my company wants me working fewer hours — but I have so much to do

A reader writes:

Since the pandemic, my company has been doing about double the work we were before the outbreak. I’m new (as of February) and my team is currently only half-staffed (two people instead of four). We are currently remote, and will be for at least another month.

The other person on my team and I have been working extra long hours in order to keep up with the demand of our daily tasks and the constant emails from our business partners needing assistance from us. However, the company has been sending down communication that they want people to cut back on hours as much as possible, and we are trying … but it’s impossible to keep up with the demand in just a 40-hour work week, even with others helping out here and there.

My only teammate will be on vacation next week, and we just received direction that we are only allowed to work eight hours a day starting next week. Even with others pitching in, this will be rough for me, and not being allowed to work late will be infinitely more stressful than if I were able to work at my own discretion. I’m pretty good about wrapping up by 6 pm most days (which is still a 10-hour day, but it’s not like I have any other demands on my time at the moment). I also get paid for overtime, which makes the long days more palatable for me, but I’m sure is a concern for the company.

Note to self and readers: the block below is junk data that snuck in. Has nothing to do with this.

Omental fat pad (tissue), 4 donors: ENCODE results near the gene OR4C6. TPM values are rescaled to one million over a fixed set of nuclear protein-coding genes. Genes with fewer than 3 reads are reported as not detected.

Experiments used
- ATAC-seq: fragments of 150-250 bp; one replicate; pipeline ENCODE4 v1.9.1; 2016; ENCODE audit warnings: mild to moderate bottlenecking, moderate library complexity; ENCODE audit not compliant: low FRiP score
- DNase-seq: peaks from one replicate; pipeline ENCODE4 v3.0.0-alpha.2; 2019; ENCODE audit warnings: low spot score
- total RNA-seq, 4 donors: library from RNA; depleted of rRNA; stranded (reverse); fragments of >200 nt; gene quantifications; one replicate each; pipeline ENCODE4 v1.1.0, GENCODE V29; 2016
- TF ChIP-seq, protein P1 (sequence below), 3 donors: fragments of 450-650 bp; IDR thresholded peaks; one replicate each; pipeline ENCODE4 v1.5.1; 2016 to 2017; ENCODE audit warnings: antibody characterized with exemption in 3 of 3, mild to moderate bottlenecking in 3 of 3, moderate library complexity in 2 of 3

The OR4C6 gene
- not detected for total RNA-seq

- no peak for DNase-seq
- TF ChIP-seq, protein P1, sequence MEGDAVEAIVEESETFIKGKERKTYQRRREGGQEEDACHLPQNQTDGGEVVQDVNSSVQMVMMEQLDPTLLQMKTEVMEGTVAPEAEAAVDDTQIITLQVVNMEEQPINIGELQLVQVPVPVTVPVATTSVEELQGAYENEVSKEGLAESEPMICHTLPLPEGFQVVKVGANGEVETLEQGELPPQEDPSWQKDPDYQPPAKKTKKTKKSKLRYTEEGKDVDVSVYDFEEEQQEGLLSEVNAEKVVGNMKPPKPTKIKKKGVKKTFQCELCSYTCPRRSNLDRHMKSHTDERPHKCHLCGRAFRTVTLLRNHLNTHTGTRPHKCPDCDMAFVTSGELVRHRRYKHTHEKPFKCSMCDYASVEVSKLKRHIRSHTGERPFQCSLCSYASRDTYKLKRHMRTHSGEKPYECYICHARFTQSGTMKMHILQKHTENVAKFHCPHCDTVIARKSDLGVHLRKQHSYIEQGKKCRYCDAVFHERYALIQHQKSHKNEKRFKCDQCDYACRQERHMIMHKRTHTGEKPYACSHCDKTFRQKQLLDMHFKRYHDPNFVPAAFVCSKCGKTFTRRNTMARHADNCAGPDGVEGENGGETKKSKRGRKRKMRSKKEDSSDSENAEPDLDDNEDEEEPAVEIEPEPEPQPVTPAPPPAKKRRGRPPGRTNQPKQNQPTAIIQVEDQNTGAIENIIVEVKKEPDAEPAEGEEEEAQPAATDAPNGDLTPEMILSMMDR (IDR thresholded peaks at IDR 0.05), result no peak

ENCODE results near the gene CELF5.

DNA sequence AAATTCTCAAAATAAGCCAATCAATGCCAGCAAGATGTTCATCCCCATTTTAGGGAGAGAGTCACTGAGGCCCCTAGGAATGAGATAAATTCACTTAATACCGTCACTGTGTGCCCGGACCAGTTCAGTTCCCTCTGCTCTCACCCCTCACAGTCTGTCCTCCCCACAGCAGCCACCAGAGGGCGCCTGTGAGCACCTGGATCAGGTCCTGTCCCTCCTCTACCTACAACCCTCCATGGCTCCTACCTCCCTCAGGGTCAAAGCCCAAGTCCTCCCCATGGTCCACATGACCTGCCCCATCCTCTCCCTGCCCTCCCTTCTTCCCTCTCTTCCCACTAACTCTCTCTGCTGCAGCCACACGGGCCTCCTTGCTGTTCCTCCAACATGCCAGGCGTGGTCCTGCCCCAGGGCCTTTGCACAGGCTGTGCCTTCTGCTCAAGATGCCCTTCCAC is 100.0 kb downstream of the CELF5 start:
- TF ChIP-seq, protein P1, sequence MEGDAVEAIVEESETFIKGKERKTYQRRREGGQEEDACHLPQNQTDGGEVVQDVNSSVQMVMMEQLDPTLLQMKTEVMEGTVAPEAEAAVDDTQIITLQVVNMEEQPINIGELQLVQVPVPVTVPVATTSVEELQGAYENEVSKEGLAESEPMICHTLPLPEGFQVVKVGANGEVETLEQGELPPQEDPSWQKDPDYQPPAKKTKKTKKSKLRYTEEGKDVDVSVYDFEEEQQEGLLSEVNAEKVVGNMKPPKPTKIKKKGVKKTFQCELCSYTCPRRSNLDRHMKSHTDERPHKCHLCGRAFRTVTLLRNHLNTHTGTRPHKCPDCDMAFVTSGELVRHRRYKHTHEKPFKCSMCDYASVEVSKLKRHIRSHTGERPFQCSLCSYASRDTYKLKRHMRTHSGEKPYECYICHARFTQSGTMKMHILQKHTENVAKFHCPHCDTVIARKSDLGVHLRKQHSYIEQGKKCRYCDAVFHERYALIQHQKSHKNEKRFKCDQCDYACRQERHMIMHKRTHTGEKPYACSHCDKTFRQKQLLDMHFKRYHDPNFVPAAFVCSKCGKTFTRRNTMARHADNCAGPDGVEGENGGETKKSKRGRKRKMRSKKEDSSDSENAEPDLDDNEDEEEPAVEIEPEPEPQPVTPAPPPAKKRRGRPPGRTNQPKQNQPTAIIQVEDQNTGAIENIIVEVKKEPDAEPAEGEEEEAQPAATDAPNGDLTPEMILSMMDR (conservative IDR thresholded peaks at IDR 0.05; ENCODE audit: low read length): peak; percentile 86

I know my manager is doing everything she can to help me out and lighten my workload, but it is just not realistic to think I can get a majority of my work completed with a tight time constraint right now. I’m not typically stressed out by long hours, and I’ve been careful to do what I can to avoid burnout. But the idea of having to constantly re-prioritize throughout the day and leave urgent tasks undone when I log off fills me with absolute dread.